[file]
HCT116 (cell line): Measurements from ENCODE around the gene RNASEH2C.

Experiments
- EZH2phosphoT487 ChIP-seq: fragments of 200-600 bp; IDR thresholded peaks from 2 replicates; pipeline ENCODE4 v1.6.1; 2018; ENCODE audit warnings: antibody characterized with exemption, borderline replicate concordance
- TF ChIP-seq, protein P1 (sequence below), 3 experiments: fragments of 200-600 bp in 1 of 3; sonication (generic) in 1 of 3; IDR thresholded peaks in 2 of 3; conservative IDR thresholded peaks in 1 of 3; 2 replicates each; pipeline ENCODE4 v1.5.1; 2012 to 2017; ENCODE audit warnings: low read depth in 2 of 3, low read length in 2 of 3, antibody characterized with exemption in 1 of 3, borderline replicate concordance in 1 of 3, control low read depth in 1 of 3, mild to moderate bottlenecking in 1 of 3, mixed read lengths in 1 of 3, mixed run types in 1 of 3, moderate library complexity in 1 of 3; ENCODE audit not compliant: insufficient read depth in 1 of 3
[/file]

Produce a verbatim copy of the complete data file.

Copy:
HCT116 (cell line): Measurements from ENCODE around the gene RNASEH2C.

Experiments
- EZH2phosphoT487 ChIP-seq: fragments of 200-600 bp; IDR thresholded peaks from 2 replicates; pipeline ENCODE4 v1.6.1; 2018; ENCODE audit warnings: antibody characterized with exemption, borderline replicate concordance
- TF ChIP-seq, protein P1 (sequence below), 3 experiments: fragments of 200-600 bp in 1 of 3; sonication (generic) in 1 of 3; IDR thresholded peaks in 2 of 3; conservative IDR thresholded peaks in 1 of 3; 2 replicates each; pipeline ENCODE4 v1.5.1; 2012 to 2017; ENCODE audit warnings: low read depth in 2 of 3, low read length in 2 of 3, antibody characterized with exemption in 1 of 3, borderline replicate concordance in 1 of 3, control low read depth in 1 of 3, mild to moderate bottlenecking in 1 of 3, mixed read lengths in 1 of 3, mixed run types in 1 of 3, moderate library complexity in 1 of 3; ENCODE audit not compliant: insufficient read depth in 1 of 3